In his Republic, Plato strives to answer pivotal questions about education: What is it? What is its goal, its purpose in our lives? How should it be accomplished? He begins by describing education as a quest to seek, know, and love truth. It is not a simple acquisition of facts, but a journey that transforms the soul. Its purpose is to bring us to know and love what is just, beautiful and good, and to enable us to live a life guided by devotion to the truth. Plato suggests that delight is vital to achieving this great end, and that a love of learning stimulates an unquenchable thirst for knowledge and is the key to helping instruction “abide in the soul.”
The fundamental function of education is to turn the eyes of the soul around and direct them to the light. Education causes us to see and think differently, and to perceive the world as illuminated by the truth. It changes our tastes and encourages us to wholeheartedly pursue that which is true, beautiful and good. Rightly understood, education becomes a quest for wisdom and virtue. It cultivates a longing for and understanding of the truth, enabling us to choose what is good not simply because it is morally right, but as a matter of taste. This delight-filled education is not transitive, but has a lasting, transformative effect which Plato describes as a complete “turning around” of the soul, which is accomplished when the process itself is engaging, progressive, and unified by a central focus.
Throughout the dialogue, Plato demonstrates a uniquely engaging teaching style. Unlike many educational paradigms in which an instructor delivers facts for students to receive, the model he presents forces students to seek the truth themselves. He uses questions to guide his interlocutors, never handing the answer out easily. He does not attempt to “put sight into blind eyes”, rather he turns the eyes gently to focus on the truth and arrive at understanding. His example shows that the primary function of education is not to give truth but to incline the tastes to love the truth. An educator’s purpose is to act as a guide, cultivate delight and make the truth accessible. The students must be responsible for reaching for that truth and making it their own.
Secondly, Plato encourages a progressive approach to learning. His conversation makes it clear that even the wise instructor is not at the end of the path of knowledge. While yearning to see and know what is, he recognizes that this quest is an endless road that no one will reach the end of. He listens to questions with interest and shows a willingness to entertain new ideas and learn alongside his fellows. Education is not a program for children that ends when the student begins a career. For those who will take it, it is a lifelong journey. Some are further along and some are only beginning, but all are on the road together. Instructors need to continuously pursue knowledge, providing a living demonstration of the learning process. This creates a bond of unity and joy between teacher and student. Students watch and are inspired by the growth of their instructor, learning along with them and striving to live in like manner. Instructors display curiosity in fresh ideas and teach with passion and enjoyment. This progressive nature of education stimulates the mind and creates an environment of life and vibrancy.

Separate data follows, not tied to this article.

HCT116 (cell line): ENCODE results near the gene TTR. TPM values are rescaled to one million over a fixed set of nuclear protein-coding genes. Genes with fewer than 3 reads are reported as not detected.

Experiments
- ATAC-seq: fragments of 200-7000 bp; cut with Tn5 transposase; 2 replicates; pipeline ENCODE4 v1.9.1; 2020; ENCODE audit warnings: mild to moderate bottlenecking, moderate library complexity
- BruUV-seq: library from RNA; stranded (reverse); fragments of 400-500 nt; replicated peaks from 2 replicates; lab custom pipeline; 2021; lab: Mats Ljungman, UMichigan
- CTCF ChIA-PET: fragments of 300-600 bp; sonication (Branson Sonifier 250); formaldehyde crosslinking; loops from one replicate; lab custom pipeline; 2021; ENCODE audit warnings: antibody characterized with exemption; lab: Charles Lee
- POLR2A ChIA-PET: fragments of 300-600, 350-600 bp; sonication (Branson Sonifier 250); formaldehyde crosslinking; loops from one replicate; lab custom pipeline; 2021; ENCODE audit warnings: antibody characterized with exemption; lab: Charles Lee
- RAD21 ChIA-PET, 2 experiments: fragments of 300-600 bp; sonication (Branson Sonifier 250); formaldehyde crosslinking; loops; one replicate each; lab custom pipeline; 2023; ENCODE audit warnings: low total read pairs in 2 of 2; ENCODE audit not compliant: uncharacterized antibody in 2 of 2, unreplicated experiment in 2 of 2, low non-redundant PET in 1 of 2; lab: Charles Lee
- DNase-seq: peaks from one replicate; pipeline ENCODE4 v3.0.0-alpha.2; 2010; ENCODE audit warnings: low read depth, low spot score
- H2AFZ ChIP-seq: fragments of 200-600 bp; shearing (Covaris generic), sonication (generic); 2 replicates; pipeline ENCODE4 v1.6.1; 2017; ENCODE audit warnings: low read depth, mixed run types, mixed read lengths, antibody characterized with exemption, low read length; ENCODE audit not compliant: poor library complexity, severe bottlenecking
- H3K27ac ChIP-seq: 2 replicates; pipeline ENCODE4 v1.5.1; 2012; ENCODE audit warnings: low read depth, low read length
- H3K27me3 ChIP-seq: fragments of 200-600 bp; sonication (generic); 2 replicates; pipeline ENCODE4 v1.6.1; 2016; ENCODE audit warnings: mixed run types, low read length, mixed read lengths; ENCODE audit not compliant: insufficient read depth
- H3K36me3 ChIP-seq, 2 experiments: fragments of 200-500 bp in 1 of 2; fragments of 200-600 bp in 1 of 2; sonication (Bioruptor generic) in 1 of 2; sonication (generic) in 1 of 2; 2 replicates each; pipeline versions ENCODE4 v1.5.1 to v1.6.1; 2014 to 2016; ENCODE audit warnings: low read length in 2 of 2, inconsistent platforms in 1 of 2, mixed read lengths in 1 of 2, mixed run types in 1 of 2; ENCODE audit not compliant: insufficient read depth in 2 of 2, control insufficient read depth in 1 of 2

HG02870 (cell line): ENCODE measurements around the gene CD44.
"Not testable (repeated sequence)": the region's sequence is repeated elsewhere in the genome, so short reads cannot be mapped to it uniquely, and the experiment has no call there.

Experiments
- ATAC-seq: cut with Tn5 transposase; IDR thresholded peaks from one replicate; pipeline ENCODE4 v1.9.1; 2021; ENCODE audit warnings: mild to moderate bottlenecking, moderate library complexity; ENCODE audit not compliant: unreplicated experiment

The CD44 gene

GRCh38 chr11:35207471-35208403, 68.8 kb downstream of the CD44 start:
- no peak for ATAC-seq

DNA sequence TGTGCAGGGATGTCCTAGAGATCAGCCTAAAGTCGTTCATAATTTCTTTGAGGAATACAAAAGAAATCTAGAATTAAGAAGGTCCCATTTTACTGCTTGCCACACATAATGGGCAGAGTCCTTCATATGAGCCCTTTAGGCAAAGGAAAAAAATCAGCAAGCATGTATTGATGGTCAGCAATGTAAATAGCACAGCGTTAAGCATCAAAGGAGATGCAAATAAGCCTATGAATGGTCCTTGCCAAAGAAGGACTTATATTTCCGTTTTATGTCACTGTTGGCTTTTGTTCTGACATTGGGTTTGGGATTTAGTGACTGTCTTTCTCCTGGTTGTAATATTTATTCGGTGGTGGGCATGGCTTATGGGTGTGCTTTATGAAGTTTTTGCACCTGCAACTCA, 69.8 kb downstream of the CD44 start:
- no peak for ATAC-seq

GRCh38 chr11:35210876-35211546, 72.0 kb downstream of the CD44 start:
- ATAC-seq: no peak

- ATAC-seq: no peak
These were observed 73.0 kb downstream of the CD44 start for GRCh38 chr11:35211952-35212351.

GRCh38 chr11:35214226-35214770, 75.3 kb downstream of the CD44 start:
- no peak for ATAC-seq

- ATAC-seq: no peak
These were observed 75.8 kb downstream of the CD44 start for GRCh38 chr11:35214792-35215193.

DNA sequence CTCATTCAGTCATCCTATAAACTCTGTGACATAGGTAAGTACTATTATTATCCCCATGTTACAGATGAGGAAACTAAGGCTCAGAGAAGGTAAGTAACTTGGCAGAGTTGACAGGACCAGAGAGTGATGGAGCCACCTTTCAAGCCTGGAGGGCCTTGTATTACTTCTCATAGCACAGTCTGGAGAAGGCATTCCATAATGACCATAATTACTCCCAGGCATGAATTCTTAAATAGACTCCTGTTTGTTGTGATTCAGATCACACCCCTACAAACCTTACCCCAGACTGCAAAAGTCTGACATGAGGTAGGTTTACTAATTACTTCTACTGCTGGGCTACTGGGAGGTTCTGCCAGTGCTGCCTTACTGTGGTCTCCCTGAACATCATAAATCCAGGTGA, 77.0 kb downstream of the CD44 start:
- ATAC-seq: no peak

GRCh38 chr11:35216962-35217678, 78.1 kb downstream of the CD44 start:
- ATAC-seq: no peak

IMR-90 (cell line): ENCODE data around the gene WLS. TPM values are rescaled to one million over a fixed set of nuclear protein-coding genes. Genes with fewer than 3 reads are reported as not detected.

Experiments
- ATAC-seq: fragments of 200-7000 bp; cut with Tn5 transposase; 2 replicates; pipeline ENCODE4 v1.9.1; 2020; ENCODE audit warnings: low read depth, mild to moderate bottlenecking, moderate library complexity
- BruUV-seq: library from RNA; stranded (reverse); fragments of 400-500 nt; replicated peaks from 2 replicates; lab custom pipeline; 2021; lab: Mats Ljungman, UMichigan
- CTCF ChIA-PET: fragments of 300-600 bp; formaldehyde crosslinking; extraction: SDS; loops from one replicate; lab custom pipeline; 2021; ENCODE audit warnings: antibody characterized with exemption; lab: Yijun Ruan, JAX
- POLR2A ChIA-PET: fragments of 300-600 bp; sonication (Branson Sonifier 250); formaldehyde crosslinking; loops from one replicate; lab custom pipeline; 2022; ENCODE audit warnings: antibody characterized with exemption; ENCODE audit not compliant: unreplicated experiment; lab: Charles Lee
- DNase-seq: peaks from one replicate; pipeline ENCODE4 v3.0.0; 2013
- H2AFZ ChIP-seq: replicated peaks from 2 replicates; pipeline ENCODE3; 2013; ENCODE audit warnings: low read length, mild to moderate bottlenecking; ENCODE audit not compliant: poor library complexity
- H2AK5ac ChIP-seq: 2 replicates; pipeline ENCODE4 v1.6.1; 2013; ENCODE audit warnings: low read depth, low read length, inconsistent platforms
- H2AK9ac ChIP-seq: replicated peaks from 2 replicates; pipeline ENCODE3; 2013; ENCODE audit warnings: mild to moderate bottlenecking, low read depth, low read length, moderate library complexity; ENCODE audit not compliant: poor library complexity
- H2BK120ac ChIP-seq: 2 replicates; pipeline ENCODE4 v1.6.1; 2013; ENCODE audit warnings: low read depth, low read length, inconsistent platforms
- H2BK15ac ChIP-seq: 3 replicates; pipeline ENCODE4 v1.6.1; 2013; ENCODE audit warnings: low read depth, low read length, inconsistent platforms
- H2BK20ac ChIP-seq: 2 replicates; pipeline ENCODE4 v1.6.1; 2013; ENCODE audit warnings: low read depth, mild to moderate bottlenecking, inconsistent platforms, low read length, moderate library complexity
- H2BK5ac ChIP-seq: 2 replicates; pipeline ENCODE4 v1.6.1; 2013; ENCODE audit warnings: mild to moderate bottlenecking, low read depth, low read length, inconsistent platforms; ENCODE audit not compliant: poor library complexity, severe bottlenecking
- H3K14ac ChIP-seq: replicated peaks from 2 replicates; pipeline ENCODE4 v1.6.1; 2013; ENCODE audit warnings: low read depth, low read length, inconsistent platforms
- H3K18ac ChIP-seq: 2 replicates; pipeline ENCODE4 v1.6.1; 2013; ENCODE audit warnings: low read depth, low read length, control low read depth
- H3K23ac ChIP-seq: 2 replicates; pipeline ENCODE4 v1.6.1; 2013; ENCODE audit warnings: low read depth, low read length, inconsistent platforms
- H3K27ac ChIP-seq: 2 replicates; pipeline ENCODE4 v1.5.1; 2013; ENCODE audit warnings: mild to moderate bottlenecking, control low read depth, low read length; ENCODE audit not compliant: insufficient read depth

Perhaps the most beautiful and essential aspect of this teaching method is its central guiding principle. Above all else, Plato makes it clear that his great desire, that the great desire, is to see and know what is good. He explains that “what provides the truth to the things known and gives the power to the one who knows, is the idea of the good”, and that the good must “receive still greater honor” than truth, knowledge and justice. Plato equates the good to the sun—it radiates light, gives life, and illuminates truth. Without this focus on the good, the soul “fixes itself on that which is mixed with darkness”, and truth and justice are dimmed and lost to the realm of opinion rather than knowledge. Discovering what is good, and then seeing, knowing, and living by it—this is the central object of education and the principle that unifies every branch of study.
For Christians, the “idea of the good” is already made known. It is Christ, and Him crucified. While we need no longer search for what is good, we have the great privilege of seeking a deeper understanding of Christ and living lives that glorify Him. This then should be the primary focus of our education—knowing, glorifying, and enjoying Christ. This applies to every educational realm. Natural sciences help us better understand who God is through inquiries about the beautiful world He has made. Human sciences show us the unending mercies of God throughout history and enlighten our understanding of virtue and moral order. Liberal arts enable us to develop skills to better glorify Him. Christ is the “logos” of a Christian education—the central, unifying principle that ties it all together. His glorification is the clear objective of learning, and we honor Him by cultivating wisdom, virtue, and a love of the truth.
Though Plato lived in a time and country of darkness, before the Son of God brought truth to the world, his approach to learning beautifully aligns with Christ’s commandment “to open their eyes, in order to turn them from darkness to light.” (Acts 27:18)